UK cops routinely raided police databases to satisfy personal interest or make money on the side

Between 2011-2015, there were more than 800 individual UK police personnel who raided official databases to amuse themselves, out of idle curiosity, or for personal financial gain; and over 800 incidents in which information was inappropriately leaked outside of the police channels.

The incidents are reported in a new Big Brother Watch publication, which also reports that in most cases, no disciplinary action was taken against the responsible personnel, and only 3% resulted in criminal prosecution or conviction.

The incidents in the data-set show that this culture of impunity has created a casual disregard for public privacy. There was the cop who tried to Snapchat a friend with a picture of a crime victim's driver's license in order to make fun of his name; another one who stalked women he was attracted to in order to gain information that would help him befriend them; cops who sold photos of confidential documents to unnamed third parties; and so on.

Big Brother watch notes that the new Snoopers Charter legislation will vastly expand the data that cops will be able to query (virtually everything Britons do online will be stored and databased for police access), without any meaningful changes in the penalties for abuse, and suggests that this will create a very dire situation indeed. They make five concrete recommendations to forestall the worst consequences.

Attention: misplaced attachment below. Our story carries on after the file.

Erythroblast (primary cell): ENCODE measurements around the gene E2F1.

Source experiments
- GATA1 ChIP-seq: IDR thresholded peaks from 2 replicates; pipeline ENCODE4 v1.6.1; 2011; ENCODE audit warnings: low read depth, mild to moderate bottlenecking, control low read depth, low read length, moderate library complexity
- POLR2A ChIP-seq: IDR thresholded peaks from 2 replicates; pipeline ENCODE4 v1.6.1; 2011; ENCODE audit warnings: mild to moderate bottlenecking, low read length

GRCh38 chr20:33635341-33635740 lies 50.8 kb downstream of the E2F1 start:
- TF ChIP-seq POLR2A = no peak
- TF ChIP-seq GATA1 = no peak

In response to this the levels of data the police
handle will increase. Whilst there have been improvements in how forces ensure data is handled
correctly this report reveals there is still room for improvement. Forces must look closely at the
controls in place to prevent misuse and abuse. With the potential introduction of Internet
Connection Records (ICRs) as outlined in the Investigatory Powers Bill, the police will be able to
access data which will offer the deepest insight possible into the personal lives of all UK citizens.
Breach of such detailed information would be over and above the extent outlined in this report.
In light of this and the extended findings of our report we propose five policy recommendations.
These recommendations will address concerns we have with the increased levels of data the police
will have access to, they also propose more stringent methods of dealing with data breaches
including a move towards error reporting and notification for the individual whose data has been
breached and they ask in light of the recent vote to Brexit that the forthcoming General Data
Protection Regulations are adopted despite our separation from the European Union.

Our recommendations are:

1. The introduction of custodial sentences for serious data breaches.

2. Where a serious breach is uncovered the individual should be given a criminal record.

3. The mandatory reporting of a breach that concerns a member of the public.

4. The removal of Internet Connection Records from the Investigatory Powers Bill.

5. Adoption of the General Data Protection Regulations.

Safe in Police Hands [Google cache] [Big Brother Watch]

UK Police Accessed Civilian Data for Fun and Profit, New Report Says
[Joseph Cox/Motherboard]